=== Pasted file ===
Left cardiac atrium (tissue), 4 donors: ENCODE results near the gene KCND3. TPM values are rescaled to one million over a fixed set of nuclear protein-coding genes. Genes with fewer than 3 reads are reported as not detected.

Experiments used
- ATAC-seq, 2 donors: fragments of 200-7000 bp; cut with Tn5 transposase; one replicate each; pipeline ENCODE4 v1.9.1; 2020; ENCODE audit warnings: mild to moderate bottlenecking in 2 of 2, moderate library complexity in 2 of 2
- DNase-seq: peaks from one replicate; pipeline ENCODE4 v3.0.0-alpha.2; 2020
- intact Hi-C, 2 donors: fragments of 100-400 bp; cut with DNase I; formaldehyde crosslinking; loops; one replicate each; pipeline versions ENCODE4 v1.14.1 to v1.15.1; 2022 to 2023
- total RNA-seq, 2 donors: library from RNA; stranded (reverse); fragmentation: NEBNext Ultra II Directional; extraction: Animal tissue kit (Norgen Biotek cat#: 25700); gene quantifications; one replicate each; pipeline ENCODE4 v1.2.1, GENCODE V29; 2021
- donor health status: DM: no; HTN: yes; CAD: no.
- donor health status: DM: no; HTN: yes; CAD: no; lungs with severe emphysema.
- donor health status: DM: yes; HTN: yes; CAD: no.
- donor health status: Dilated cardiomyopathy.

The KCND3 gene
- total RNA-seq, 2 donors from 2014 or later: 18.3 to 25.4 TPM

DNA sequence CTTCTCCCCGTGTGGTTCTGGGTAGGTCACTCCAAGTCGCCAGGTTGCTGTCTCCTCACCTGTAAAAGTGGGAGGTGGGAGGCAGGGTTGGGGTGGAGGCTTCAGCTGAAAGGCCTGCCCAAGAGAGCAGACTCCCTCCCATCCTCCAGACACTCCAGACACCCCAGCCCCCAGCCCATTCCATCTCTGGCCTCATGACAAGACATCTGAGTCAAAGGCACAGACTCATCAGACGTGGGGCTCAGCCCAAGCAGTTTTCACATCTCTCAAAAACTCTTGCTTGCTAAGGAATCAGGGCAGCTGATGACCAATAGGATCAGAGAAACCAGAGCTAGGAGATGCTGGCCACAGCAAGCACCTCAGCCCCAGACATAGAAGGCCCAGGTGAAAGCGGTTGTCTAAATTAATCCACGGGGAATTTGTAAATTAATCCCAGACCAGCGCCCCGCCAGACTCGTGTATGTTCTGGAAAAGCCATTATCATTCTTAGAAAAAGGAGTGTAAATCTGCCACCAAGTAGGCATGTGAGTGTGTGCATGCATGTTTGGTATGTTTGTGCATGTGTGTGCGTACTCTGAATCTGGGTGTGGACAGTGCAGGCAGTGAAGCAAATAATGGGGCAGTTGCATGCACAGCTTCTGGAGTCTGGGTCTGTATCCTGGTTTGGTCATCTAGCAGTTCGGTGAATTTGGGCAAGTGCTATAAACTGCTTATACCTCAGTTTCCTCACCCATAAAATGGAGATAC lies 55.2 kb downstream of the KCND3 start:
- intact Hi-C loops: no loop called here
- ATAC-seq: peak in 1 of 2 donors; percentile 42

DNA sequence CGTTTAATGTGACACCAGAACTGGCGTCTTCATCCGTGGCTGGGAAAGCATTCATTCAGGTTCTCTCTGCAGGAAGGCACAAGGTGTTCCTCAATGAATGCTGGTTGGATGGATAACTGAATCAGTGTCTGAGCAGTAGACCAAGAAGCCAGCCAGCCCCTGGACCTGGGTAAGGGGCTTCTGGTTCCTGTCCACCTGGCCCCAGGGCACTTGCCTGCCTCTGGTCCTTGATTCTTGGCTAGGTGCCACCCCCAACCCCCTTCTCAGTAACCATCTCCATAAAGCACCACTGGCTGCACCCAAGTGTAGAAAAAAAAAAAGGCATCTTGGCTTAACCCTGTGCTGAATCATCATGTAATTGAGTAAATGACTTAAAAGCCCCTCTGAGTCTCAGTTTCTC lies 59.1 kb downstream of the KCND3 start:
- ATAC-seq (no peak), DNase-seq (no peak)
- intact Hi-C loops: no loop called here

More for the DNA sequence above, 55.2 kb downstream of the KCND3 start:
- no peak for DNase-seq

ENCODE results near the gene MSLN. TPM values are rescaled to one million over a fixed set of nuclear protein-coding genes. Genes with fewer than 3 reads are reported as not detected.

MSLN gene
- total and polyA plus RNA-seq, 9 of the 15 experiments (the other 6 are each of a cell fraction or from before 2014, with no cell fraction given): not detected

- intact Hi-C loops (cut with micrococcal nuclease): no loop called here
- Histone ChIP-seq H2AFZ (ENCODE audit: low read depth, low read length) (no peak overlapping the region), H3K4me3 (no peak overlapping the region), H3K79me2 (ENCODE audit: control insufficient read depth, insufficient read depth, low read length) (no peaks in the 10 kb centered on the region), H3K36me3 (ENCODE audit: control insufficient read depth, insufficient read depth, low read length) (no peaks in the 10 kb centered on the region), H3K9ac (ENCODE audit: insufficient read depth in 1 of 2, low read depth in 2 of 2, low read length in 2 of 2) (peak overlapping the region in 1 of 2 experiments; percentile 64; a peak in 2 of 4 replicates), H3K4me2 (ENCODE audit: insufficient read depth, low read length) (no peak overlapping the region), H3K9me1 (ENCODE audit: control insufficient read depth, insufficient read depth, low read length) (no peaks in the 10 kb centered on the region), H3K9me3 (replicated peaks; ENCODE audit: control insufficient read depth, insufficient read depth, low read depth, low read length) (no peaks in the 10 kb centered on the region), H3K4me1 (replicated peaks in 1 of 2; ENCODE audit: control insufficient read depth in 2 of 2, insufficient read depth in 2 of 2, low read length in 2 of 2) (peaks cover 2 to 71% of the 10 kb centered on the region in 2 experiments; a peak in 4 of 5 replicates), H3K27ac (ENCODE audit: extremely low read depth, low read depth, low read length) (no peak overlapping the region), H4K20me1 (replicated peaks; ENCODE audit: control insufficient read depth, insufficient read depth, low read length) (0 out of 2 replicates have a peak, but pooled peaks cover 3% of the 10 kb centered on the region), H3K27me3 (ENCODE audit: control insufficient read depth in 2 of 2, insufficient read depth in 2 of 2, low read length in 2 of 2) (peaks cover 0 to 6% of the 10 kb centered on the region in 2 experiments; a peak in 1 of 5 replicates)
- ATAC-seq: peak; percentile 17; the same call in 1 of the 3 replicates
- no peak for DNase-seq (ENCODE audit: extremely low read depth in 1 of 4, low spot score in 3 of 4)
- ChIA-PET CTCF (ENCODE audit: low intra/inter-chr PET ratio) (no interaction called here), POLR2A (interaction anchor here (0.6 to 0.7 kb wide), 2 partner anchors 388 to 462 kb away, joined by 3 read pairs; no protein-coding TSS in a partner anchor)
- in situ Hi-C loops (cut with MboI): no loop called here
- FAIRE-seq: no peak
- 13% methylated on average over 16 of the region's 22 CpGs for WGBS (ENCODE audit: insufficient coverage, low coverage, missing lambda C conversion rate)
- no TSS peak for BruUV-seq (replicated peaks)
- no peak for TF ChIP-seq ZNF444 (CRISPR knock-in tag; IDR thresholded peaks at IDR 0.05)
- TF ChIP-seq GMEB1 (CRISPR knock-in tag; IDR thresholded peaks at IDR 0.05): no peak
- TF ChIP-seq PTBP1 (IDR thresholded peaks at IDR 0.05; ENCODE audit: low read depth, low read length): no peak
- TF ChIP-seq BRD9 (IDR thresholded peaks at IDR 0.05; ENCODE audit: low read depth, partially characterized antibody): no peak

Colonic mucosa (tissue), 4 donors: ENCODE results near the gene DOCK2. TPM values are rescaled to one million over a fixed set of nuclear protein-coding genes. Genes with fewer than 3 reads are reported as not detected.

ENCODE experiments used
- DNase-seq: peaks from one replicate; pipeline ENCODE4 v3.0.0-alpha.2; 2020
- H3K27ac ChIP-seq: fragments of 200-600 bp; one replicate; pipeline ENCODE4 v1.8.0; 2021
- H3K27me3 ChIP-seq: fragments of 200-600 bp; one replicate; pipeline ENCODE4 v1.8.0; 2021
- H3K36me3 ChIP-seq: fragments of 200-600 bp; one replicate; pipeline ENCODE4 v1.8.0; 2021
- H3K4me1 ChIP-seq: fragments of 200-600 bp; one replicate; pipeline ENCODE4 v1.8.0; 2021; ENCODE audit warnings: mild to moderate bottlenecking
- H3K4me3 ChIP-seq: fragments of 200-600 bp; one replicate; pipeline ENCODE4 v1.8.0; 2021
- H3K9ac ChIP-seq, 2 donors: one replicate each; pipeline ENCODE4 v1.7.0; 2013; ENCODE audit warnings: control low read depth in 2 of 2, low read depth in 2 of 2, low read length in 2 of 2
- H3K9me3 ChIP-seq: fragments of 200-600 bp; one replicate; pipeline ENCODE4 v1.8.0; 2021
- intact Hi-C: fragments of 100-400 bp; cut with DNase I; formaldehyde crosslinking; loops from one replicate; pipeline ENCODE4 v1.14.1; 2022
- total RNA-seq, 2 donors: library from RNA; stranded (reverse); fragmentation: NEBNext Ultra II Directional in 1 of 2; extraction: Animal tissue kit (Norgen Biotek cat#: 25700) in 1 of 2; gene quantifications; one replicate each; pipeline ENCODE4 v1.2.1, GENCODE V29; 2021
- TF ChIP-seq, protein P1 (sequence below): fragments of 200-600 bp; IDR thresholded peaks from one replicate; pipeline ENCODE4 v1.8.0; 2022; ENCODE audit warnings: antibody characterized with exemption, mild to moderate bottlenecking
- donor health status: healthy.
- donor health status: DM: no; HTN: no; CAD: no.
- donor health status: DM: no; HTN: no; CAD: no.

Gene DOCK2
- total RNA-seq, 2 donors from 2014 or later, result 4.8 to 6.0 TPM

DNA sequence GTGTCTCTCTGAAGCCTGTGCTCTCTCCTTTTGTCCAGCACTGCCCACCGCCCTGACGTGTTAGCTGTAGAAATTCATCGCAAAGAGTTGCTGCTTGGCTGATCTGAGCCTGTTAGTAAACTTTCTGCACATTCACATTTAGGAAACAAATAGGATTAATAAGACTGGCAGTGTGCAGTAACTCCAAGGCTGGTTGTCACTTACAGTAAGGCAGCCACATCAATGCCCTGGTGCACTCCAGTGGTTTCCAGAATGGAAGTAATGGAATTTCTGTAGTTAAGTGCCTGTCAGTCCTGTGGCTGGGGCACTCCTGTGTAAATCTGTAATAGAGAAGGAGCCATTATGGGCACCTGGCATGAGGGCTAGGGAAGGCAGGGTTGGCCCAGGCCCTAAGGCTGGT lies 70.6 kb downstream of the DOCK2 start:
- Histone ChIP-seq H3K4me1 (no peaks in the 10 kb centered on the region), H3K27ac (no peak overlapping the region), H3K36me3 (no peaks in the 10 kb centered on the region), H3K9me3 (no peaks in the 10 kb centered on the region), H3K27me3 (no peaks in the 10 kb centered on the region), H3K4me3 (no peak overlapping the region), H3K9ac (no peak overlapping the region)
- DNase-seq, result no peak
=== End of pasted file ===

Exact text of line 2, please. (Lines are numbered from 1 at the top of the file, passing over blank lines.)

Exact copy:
Experiments used